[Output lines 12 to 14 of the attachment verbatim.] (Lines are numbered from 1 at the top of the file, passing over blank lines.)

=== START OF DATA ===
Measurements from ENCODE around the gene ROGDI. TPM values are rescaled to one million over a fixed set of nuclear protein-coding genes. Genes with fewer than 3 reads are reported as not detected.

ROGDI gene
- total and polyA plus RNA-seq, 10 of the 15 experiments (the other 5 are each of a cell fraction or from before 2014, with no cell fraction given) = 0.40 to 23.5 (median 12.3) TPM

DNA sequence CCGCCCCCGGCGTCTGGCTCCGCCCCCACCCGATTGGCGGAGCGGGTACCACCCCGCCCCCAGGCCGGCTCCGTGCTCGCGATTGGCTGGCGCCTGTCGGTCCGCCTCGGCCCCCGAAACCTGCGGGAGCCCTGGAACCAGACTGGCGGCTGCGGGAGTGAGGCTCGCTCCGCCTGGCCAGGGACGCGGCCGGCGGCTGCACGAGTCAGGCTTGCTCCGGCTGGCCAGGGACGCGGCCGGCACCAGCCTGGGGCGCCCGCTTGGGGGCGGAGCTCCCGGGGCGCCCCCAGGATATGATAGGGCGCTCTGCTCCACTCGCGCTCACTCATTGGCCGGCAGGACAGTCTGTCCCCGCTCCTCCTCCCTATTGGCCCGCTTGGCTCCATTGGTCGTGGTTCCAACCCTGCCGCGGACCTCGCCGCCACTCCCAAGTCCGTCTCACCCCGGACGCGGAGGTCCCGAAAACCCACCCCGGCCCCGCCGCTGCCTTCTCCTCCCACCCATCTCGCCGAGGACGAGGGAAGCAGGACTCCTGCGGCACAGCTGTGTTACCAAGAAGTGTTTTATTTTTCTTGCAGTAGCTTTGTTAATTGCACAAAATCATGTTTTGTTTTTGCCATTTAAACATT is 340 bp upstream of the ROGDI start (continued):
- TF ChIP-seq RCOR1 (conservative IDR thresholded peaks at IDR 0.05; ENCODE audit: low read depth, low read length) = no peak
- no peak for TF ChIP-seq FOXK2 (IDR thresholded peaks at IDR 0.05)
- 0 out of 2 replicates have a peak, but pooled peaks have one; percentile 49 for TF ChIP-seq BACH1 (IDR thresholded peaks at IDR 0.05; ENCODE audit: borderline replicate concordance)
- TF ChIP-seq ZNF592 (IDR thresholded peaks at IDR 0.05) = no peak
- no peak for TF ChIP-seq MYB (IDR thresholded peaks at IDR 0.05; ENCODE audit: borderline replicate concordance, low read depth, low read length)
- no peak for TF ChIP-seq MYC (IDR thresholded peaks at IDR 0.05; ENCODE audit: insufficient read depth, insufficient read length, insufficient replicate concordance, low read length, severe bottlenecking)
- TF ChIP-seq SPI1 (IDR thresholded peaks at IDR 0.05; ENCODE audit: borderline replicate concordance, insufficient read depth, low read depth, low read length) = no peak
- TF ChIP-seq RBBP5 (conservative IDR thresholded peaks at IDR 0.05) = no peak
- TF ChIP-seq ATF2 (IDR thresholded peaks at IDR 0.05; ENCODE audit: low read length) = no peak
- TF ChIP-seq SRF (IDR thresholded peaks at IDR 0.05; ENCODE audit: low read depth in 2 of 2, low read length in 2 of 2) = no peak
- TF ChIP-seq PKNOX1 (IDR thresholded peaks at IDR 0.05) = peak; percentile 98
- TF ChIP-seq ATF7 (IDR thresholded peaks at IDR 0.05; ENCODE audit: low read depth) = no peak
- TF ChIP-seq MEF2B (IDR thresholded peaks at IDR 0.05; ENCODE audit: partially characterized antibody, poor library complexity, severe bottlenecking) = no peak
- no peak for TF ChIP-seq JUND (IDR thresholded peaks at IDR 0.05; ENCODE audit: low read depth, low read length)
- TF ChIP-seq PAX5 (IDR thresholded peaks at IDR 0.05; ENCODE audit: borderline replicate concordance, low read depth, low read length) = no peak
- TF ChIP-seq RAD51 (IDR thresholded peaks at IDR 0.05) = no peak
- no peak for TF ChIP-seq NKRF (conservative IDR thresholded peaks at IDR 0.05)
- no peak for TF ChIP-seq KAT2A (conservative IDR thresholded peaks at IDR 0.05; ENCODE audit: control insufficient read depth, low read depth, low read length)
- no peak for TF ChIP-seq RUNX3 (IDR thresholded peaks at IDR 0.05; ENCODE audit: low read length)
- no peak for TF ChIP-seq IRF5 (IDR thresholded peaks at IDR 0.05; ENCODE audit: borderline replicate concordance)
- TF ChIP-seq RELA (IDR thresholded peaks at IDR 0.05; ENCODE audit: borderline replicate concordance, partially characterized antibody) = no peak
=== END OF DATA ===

- TF ChIP-seq RBBP5 (conservative IDR thresholded peaks at IDR 0.05) = no peak
- TF ChIP-seq ATF2 (IDR thresholded peaks at IDR 0.05; ENCODE audit: low read length) = no peak
- TF ChIP-seq SRF (IDR thresholded peaks at IDR 0.05; ENCODE audit: low read depth in 2 of 2, low read length in 2 of 2) = no peak